Late at night, you cradle your smartphone in your palm and use it before you go to sleep. Although the lights are out, the glaring screen is bright enough for your eyes to see whatever it is you're scrolling through or reading.

Unfortunately, research suggests that the habit of using your smartphone in the dark while lying in bed may induce a negative albeit relatively harmless effect. Doing so may cause a condition called "transient smartphone blindness" or temporary vision loss.

What You Need To Know About Transient Smartphone Blindness

As reported by Tech Times, a previous study described how two women suffered transient smartphone blindness for months after regularly using their smartphones in the dark.

The first woman, a 22-year-old from England, had thought that she was losing her vision in one eye. Although she could see fine out of her left eye, her right eye somehow did not work on some nights. This initially happened to her about twice or thrice every week, and then it occurred every night.

When she visited her doctor, her vision appeared normal. Her brain scans also did not show anything unusual, but the disturbing pattern continued.

Another woman, who was in her 40s, also complained about the same thing. On some days, the woman would lose her vision for about 20 minutes. It was so bothersome that she was rushed to the emergency room.

Loss of vision in one eye is known to be an indicator of small stroke, and may also be a sign of a compressed optic nerve. This is why the second patient was put on blood thinners, while the first patient received a brain scan.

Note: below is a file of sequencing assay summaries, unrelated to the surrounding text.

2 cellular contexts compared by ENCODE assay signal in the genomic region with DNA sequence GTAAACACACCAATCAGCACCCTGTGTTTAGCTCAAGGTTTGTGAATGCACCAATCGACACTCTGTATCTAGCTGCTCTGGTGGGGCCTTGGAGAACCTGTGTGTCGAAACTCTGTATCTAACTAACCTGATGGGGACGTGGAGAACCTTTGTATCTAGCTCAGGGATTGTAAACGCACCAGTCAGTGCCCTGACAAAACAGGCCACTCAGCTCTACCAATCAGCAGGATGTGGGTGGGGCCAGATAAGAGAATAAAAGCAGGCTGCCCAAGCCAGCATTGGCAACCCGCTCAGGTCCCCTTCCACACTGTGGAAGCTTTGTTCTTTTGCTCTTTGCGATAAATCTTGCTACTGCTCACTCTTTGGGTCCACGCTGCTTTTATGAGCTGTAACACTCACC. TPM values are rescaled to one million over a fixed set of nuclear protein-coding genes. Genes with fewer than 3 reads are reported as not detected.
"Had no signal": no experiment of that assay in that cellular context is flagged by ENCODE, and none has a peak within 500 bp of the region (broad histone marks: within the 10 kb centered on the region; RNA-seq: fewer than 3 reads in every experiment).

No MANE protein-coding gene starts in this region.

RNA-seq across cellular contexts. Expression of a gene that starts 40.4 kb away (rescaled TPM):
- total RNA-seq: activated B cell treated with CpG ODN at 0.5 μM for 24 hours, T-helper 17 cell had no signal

But instead of being diagnosed with these two conditions, doctors say both women actually suffered transient smartphone blindness.

Ophthalmologist Omar Mahroo, the lead author of the paper describing the cases, says both of the patients often looked at their smartphones in the dark while lying in bed. They just happened to have one eye covered when doing so.

Fortunately, in both cases, nothing was going wrong, Mahroo says. The temporary vision loss happens because one retina was adapted to the light, while the other to dark.

The retina can adapt to various light levels and reduce its sensitivity better than any camera can. For instance, when you are at the beach in broad daylight, you can still see well. At nighttime on a clear sky, the retina can also adjust to the dim points of light.

Mahroo tested their hypothesis on the patients and themselves. Both patients viewed the smartphone with just the left eye, and then just the right eye on separate tests. The eye that went "temporarily blind" was always the one that looked at the bright screen.

Meanwhile, the researchers went in a dark room, covered one of their eyes, used the smartphone for 20 minutes and then turned off the screen.

"It did actually feel quite strange," Mahroo says of his self-experiment. "It would be very alarming if you didn't know what was going on."

How To Prevent Temporary Vision Loss Due To Smartphone Use

So how can you prevent transient smartphone blindness? Researchers say they have yet to understand the long-term ill effects of using your smartphone in a dark room with one eye closed, but using it with both eyes is a simple solution.

Furthermore, previous studies have shown that the blue light from screens may not be damaging to the eyes, although it may affect the body's circadian rhythm. To alleviate this problem, smartphone companies have released new features that could help users cut back on these harmful wavelengths. Perhaps, it's like hitting two birds with one stone — if you reduce the brightness of your screen, the effect may not be as severe. This, however, has yet to be proven.

Photo: Andy Rennie | Flickr

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